The acquisition of The Learning House by John Wiley and Sons (NYSE: JW.A) will close on Nov. 1st, 2018. It has been a wild ride, and it is far from over. The opportunity to reshape the learner experience continues to be one of my focus areas. However, I wanted to pause for a moment and reflect on this acquisition milestone.
You see, for a good portion of my career by way of things like DevOps or Digital Transformation I have had this goal of taking a business “to the next level.” It is such an overused phrase, but business leaders know it when they see it. If you have been on either side of an acquisition, you already know that one of the most scrutinized aspects is the target’s technology and technical capabilities. Leading this small but mighty TLH technology team, to build something worth acquiring, helped me check off this career milestone as we prepared the business for the next phase.
Every member of TLH deserves credit for this milestone, but I want to highlight a few strategies and extend my gratitude to the technology leadership team for making it happen.
I’ll start with the team. Technology is a team sport. It has been a three-year journey (that felt more like ten) to form, storm and norm our way to the team we have become. Our technology leaders wear multiple hats and service a roadmap of diverse projects. We defined and progressed a culture that solves complex problems and getting here took a special mix of decision making, communication, and trust.
We took a long-view. As a small business, acquisition was always a possibility. The temptation to favor speed over just about anything else is constant. My strategy was to establish a long-term roadmap and transformation strategy. Our planning required just enough focus on architecture to ensure incremental progress while meeting tactical objectives. We had our share of difficult projects, but linking company-level goals to developer cards via a roadmap kept us on the right path.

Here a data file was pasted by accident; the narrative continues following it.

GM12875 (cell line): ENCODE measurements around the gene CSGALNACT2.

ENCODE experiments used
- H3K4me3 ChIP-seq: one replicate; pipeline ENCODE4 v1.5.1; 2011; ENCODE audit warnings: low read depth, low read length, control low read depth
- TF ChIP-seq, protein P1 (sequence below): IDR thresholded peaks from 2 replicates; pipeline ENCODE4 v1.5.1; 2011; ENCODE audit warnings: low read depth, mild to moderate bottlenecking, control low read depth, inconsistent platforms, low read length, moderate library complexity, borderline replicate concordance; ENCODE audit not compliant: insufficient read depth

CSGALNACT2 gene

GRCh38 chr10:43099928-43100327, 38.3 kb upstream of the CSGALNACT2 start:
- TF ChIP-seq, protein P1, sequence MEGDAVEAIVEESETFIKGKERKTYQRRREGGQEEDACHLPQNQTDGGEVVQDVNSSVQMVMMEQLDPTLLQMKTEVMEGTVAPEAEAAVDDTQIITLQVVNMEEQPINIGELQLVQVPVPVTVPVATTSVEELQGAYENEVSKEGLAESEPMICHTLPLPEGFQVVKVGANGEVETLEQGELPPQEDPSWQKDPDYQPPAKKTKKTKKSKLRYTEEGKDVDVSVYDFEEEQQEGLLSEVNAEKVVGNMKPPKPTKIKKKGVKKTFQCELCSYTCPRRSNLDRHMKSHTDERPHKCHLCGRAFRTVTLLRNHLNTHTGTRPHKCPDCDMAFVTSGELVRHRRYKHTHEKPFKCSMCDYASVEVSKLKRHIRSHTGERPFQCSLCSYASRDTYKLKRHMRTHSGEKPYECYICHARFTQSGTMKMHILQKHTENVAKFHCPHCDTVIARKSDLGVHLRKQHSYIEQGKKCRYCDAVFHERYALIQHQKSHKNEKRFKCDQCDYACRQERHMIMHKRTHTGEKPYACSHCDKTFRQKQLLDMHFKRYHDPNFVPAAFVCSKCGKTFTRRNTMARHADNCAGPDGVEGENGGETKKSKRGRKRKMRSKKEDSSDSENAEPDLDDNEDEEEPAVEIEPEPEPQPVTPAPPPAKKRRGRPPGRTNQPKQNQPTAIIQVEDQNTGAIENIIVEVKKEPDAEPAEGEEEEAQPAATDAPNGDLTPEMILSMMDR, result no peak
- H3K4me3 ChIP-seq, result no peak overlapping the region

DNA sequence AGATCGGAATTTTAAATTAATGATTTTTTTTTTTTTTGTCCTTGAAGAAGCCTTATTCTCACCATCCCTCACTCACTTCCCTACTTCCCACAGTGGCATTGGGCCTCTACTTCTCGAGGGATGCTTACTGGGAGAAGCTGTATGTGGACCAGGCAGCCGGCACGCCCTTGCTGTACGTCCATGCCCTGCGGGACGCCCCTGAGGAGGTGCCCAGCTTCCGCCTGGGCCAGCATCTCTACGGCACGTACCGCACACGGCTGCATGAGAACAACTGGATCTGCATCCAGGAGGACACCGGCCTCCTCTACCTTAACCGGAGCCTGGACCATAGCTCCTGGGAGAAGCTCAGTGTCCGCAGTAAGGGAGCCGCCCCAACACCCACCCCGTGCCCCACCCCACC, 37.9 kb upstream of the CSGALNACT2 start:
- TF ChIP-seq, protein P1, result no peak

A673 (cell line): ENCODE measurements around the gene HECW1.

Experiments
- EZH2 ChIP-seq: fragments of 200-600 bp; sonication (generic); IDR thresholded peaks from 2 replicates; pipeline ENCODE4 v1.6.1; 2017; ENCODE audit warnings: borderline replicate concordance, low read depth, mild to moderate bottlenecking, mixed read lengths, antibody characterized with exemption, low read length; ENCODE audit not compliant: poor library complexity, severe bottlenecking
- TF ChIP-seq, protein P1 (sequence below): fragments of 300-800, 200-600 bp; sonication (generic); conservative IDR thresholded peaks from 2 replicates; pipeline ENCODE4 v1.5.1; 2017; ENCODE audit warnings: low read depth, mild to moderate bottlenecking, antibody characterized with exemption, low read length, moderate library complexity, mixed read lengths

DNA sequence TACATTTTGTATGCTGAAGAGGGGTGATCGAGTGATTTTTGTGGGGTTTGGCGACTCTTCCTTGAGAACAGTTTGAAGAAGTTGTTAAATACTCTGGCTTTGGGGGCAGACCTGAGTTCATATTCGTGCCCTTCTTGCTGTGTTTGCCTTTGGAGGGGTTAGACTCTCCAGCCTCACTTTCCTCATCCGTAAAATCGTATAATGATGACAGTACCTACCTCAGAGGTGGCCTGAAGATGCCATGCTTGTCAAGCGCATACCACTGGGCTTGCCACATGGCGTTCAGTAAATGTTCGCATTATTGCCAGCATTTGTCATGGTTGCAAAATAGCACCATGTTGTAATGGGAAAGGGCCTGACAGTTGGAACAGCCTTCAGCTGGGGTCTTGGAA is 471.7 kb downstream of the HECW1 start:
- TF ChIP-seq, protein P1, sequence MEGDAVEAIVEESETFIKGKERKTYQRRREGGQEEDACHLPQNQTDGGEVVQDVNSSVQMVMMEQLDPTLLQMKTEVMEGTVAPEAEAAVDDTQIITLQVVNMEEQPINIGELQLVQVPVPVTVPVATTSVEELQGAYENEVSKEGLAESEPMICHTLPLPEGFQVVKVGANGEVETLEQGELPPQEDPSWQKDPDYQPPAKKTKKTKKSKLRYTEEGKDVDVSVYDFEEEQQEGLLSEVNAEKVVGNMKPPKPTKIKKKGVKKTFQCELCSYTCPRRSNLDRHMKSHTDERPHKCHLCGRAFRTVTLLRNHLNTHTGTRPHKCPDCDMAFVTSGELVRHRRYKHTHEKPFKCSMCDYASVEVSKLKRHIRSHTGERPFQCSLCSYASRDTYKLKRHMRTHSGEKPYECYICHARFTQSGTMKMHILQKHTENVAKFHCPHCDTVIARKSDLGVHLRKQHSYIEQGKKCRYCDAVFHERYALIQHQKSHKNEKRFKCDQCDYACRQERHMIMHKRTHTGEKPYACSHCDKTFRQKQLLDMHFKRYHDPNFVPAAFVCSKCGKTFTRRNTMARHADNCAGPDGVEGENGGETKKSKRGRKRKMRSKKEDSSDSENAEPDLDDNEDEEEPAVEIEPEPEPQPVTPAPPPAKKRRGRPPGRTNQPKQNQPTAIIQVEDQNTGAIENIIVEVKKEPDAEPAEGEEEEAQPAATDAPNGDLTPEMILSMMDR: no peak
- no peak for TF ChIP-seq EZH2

Being successful in technology means managing constraints. I focused our investment and technology organizational alignment into a few key areas. Organizationally, we needed to become bi-modal and play a more active role in articulating and managing investment constraints within the company. Adapting our delivery and support models to this realization was a critical transition. I placed bets on an analytics program, a cloud adoption plan, an iPaaS strategy, and a higher education centric-ERP implementation. I was diligent to spend my time nurturing the organizational design changes and strategic technology bets while fielding everything else that comes along with a fast-paced, agile business.
I’m so proud of the results. It was the first hard part of a series of hard parts, and we are ready. Even with limited exposure to the Wiley team, I can sense similar energy and optimism. The real excitement will come when we see what all this talent and capability will be able to do together.